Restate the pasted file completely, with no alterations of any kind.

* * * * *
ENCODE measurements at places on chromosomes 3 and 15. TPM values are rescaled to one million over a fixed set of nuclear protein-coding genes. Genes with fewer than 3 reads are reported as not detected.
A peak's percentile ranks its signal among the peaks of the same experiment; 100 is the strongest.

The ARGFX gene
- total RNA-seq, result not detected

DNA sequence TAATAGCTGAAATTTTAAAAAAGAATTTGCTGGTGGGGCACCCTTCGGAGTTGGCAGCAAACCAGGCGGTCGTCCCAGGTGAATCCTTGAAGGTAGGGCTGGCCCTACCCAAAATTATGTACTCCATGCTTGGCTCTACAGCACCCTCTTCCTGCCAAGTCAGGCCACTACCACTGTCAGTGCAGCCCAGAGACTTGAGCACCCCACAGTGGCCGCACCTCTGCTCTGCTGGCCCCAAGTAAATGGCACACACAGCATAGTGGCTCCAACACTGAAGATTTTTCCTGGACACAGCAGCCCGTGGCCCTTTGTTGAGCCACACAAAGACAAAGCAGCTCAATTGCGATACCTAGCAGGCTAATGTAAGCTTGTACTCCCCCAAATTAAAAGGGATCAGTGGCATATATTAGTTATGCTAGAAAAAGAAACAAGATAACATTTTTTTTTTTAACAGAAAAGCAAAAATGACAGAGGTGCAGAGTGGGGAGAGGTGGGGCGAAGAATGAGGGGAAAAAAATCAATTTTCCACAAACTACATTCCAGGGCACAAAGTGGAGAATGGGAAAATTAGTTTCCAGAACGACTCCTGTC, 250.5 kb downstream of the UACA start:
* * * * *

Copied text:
ENCODE measurements at places on chromosomes 3 and 15. TPM values are rescaled to one million over a fixed set of nuclear protein-coding genes. Genes with fewer than 3 reads are reported as not detected.
A peak's percentile ranks its signal among the peaks of the same experiment; 100 is the strongest.

The ARGFX gene
- total RNA-seq, result not detected

DNA sequence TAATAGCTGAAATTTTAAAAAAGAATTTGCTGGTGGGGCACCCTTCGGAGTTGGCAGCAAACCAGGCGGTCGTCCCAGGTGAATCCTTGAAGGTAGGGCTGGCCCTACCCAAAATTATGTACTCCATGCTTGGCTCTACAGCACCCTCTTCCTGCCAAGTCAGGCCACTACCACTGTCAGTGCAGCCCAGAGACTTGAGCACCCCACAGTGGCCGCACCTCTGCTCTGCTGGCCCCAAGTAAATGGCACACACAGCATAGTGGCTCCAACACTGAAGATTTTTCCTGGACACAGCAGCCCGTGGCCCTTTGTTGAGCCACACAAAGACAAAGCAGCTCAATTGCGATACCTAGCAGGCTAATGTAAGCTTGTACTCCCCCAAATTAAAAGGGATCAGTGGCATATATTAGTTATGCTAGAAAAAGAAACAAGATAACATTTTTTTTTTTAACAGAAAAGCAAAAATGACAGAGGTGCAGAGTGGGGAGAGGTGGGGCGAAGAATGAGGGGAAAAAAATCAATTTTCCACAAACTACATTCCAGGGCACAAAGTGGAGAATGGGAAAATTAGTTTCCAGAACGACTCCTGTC, 250.5 kb downstream of the UACA start: